Podcast: Dorie Greenspan

In our latest podcast, Dorie Greenspan discusses her new book, Around My French Table, and learns she is the recipient of a long-held crush.

Dorie Greenspan
: Alan Richardson

The hardest part of interviewing the always-charming Dorie Greenspan is, well, connecting with her when we’re both on the same continent. Dorie, as most of you know, is one of those infernally blessed people who get to split her time between Paris and New York (with frequent sojourns to Connecticut). And it’s this bifurcated life that gave rise to her latest book, Around My French Table. It’s a personal chronicle of the recipes, foods, and dishes she cooks and serves chez Dorie.

What’s so refreshing about Around My French Table is that it slips out of the handcuffs of tradition and often gives needed CPR to staid dishes. Dorie’s not afraid to wrestle French classics to the ground, pin them, and have her way. But never in a bullying manner–that’s so un-Dorie.


Instead, she enhances them, often lightening them, but always interpreting them with just the slightest American accent. Case in point: Almond Flounder Meunière. It reminds me of that old Osmond ditty, “A Little Bit Country, A Little Bit Rock and Roll.” The dish is the love child of sole amandine and sole meunière. Flounder (in place of the classic but shamefully expensive sole) is coated with almonds like the former and then cooked in brown butter, like the latter. Simple, easy, and accessible.

Dorie also enjoys taking supermarket ingredients and making them devilishly “stylish and haute.” Take her Cinnamon-Crunch Chicken. It’s little more than a chic version of the American standard of chicken breasts in a cream sauce. Her twist is to use crème frâiche and to stir in crushed speculoos (AKA cinnamon spice biscuits). It’s one of those I-wish-I-had-thought-of-it-first recipes.

During our conversation, we cover a lot of ground–everything from my confession of my long-held feelings (Dorie is my culinary crush), to life as a true jet setter, to what prompted her to write such a personal book, and how Around My French Table nicely bookends her previous work, Baking: From My Home to Yours. Take a listen.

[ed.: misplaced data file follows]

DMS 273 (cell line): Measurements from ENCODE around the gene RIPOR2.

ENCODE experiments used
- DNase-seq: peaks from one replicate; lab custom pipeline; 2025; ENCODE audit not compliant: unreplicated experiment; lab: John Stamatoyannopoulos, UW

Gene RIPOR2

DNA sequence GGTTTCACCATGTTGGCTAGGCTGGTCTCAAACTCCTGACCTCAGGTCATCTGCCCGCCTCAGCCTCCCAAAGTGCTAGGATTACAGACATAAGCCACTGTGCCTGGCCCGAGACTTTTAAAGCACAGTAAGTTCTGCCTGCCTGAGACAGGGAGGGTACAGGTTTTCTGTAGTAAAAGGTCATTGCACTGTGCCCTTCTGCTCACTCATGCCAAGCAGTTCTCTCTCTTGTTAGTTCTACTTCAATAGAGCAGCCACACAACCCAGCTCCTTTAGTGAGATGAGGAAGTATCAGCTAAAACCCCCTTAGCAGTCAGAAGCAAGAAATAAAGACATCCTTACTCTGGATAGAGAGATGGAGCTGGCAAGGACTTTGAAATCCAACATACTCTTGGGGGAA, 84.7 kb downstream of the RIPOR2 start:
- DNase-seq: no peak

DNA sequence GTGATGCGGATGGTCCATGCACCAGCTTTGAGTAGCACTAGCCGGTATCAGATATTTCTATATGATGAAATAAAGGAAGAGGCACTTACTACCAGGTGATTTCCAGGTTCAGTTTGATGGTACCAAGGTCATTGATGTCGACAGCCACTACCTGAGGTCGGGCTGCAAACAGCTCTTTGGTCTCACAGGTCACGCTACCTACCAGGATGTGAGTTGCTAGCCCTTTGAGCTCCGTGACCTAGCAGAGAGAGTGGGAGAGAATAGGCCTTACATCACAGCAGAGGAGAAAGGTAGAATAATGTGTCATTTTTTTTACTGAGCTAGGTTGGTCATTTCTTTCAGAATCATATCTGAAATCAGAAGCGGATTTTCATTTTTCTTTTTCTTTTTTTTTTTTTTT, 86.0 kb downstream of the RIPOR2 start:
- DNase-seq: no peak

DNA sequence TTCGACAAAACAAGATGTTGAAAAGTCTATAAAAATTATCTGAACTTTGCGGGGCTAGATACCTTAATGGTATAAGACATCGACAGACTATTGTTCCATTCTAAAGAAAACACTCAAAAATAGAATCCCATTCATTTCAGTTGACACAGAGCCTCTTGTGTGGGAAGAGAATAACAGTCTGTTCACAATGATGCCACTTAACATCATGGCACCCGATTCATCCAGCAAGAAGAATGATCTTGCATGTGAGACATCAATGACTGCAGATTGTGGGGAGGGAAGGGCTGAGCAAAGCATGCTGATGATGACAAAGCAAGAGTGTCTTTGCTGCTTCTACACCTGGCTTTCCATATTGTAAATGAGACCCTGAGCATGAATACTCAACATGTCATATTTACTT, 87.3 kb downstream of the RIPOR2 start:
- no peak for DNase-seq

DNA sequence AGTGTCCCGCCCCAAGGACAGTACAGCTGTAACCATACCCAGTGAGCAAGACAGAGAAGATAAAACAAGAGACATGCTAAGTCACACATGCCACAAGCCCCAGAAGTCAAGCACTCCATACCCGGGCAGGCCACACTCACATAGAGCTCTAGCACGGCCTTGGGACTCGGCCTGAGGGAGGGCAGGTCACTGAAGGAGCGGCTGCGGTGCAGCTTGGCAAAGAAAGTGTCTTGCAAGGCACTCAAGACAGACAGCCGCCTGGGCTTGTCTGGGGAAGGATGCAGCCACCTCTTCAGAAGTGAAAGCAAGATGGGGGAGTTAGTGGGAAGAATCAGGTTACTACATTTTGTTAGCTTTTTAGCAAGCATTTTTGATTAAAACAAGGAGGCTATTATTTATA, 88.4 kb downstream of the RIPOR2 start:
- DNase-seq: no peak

Around My French Table Recipes

Almond flounder meunière in a wooden serving dish topped with sliced almonds and lemon wedges on the side.
Almond flounder meunière is an inventive mashup of two classic dishes–sole amandine and sole meunière. My version uses baby flounder that is lightly breaded, cooked in brown butter, and sprinkled with toasted almonds.
Cauliflower bacon gratin in a large green rectangular baking dish with melted cheese.
If the French celebrated Thanksgiving, I’m sure they’d find a place at the table for this cauliflower gratin recipe. Simply made, appealingly rustic, and very tasty, it can sit alongside the main course or, with a little salad (and maybe even some cranberry sauce), take the stage alone for brunch, lunch, or supper.
Cinnamon crunch chicken breast with a topping made from speculoos cookies, a salad behind
Cinnamon crunch chicken has only three main ingredients, chicken breasts, crème fraîche, and speculoos, and it takes just 10 minutes to prepare.

Have a question for Dorie about Around My French Table? Or want to leave her a message? You know what to do below.



  1. I really enjoyed listening to this interview–I had never heard Dorie’s voice before, but am so familiar with her writing. I have 3 of her cookbooks: Baking with Julia, Baking from my Home to Yours, and Around my French Table. I use all 3 often, and am a member of Tuesdays with Dorie and of French Fridays with Dorie. Now to decide what to make next…

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